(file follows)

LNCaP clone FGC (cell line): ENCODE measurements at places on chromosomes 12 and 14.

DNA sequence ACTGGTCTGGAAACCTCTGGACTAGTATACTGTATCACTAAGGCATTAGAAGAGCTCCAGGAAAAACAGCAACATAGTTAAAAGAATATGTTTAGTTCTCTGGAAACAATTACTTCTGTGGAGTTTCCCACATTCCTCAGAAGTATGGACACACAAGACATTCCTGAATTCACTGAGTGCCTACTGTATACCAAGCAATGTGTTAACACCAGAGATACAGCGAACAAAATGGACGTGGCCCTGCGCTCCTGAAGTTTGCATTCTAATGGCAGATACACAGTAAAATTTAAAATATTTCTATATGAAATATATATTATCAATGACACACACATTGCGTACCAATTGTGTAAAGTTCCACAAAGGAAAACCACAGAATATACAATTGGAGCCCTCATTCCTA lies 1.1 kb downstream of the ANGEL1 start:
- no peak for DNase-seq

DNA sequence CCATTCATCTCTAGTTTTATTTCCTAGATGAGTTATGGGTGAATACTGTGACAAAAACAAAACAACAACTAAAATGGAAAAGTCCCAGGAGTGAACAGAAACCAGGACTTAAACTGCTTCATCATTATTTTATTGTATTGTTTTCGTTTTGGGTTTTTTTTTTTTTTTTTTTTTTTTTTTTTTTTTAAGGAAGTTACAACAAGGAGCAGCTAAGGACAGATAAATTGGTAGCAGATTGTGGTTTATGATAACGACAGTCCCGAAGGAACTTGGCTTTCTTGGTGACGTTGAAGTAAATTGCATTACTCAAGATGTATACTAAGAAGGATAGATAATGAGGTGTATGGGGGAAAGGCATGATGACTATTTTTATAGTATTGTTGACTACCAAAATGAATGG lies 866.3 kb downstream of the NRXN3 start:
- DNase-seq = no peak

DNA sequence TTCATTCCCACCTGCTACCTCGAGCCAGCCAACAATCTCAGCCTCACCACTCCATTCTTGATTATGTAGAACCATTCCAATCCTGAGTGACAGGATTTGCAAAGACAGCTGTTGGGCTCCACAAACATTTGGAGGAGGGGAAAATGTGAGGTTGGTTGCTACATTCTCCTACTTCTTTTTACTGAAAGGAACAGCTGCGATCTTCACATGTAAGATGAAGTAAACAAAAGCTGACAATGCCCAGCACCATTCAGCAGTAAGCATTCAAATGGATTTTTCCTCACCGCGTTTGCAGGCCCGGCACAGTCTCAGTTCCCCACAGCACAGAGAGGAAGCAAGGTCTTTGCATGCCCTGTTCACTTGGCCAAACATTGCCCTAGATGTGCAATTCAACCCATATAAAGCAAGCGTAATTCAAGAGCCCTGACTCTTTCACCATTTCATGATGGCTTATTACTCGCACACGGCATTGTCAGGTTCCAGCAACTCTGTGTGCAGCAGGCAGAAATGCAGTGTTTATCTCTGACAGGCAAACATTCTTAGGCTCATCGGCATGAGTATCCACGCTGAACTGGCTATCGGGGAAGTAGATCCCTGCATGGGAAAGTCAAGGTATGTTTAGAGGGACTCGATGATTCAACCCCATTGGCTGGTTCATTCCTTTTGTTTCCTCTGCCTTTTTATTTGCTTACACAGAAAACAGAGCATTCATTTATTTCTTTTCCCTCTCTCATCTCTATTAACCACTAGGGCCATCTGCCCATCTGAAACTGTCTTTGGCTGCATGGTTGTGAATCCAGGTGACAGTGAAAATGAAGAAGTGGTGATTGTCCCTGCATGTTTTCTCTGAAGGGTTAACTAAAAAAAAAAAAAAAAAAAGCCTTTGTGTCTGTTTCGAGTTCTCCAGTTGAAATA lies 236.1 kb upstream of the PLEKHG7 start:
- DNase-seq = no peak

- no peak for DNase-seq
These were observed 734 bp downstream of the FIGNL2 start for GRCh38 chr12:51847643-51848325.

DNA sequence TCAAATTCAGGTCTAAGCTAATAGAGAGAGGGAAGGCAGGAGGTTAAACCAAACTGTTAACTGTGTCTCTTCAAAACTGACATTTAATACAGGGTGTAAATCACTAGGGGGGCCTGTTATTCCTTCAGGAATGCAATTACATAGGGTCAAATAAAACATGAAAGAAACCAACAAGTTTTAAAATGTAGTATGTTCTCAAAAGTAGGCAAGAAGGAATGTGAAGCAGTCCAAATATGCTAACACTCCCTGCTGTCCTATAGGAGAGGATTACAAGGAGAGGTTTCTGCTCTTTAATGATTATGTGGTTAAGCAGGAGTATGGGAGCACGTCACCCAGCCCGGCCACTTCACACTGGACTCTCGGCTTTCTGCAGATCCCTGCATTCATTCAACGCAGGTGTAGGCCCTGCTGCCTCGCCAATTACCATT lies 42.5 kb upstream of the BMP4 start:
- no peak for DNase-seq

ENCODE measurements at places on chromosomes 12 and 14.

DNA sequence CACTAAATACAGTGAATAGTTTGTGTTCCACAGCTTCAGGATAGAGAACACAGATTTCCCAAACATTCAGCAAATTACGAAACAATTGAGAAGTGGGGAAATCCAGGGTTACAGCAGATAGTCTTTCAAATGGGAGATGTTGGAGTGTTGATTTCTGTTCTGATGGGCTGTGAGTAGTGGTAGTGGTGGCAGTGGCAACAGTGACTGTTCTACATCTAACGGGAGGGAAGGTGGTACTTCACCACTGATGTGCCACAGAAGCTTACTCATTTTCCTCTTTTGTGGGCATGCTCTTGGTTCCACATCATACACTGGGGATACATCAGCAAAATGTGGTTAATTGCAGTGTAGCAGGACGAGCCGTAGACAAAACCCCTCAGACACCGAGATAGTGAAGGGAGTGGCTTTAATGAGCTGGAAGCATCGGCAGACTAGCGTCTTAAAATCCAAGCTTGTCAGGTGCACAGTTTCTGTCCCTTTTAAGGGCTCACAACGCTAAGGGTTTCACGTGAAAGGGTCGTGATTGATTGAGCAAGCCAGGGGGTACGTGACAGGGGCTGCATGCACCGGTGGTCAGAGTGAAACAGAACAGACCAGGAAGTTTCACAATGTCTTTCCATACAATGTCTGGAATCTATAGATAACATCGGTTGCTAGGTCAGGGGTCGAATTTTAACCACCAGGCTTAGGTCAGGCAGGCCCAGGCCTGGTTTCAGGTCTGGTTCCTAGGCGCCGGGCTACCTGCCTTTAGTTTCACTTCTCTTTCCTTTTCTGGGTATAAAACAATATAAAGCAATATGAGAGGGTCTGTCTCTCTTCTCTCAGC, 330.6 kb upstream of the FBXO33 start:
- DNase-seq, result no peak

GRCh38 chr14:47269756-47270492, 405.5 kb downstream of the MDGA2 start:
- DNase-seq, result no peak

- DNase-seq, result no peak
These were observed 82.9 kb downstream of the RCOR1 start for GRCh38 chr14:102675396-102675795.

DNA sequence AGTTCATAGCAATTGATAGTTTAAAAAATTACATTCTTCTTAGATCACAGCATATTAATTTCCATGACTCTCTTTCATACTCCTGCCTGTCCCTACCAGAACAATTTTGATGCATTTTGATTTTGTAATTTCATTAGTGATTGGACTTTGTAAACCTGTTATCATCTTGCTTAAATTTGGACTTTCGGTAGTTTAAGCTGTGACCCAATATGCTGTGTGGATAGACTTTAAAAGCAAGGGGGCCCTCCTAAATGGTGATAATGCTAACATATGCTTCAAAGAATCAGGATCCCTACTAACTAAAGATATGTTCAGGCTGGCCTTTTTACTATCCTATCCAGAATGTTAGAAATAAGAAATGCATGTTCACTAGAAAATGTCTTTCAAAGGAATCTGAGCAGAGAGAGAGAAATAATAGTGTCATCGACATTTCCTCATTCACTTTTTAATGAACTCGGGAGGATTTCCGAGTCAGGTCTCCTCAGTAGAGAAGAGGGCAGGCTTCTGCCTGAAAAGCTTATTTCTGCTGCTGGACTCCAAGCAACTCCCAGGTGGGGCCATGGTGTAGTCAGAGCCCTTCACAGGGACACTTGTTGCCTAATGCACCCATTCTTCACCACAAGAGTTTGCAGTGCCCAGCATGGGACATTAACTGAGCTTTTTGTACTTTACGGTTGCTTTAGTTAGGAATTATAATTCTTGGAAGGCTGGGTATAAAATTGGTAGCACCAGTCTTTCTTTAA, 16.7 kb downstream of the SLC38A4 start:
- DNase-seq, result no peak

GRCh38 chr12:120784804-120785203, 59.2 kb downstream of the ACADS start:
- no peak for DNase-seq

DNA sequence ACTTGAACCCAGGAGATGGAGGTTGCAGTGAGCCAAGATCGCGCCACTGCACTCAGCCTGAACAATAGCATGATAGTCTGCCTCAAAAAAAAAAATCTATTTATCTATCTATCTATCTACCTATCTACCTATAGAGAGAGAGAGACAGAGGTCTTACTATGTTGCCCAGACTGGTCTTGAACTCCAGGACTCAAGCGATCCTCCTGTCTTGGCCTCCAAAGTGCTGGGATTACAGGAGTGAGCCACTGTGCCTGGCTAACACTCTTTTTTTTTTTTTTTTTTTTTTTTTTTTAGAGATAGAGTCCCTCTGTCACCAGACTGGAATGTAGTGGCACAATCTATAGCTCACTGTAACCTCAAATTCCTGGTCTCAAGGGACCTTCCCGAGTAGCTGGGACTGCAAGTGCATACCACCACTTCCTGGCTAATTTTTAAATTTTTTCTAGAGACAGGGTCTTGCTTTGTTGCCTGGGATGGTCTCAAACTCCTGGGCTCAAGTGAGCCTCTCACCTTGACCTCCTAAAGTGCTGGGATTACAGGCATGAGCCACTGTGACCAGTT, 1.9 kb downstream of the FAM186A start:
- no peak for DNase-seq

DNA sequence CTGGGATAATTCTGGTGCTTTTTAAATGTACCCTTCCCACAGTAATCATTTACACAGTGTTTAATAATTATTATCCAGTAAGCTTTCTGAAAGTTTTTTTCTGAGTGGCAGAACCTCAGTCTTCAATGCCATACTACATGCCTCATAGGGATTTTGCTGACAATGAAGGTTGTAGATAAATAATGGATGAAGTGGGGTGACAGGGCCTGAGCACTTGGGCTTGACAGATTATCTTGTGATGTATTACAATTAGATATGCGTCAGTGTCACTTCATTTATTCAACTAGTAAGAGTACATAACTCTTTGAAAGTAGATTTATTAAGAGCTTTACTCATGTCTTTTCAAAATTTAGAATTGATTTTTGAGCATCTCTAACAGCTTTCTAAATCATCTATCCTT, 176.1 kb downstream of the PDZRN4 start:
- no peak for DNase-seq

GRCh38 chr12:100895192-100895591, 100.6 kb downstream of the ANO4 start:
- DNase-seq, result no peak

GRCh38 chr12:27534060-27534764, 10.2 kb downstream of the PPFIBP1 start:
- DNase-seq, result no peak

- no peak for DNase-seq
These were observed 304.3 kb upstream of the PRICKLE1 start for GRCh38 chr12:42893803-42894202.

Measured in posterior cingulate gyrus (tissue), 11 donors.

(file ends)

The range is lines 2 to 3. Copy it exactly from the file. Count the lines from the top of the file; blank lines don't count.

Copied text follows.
DNA sequence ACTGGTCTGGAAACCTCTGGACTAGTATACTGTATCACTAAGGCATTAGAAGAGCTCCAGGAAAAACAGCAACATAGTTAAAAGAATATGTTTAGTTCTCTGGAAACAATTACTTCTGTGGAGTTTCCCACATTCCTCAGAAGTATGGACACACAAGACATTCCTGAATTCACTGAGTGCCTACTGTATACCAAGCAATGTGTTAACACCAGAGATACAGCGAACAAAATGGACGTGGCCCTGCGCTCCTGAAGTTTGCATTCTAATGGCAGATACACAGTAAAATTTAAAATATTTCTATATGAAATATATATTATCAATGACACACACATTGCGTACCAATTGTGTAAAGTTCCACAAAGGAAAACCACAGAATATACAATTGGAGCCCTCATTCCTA lies 1.1 kb downstream of the ANGEL1 start:
- no peak for DNase-seq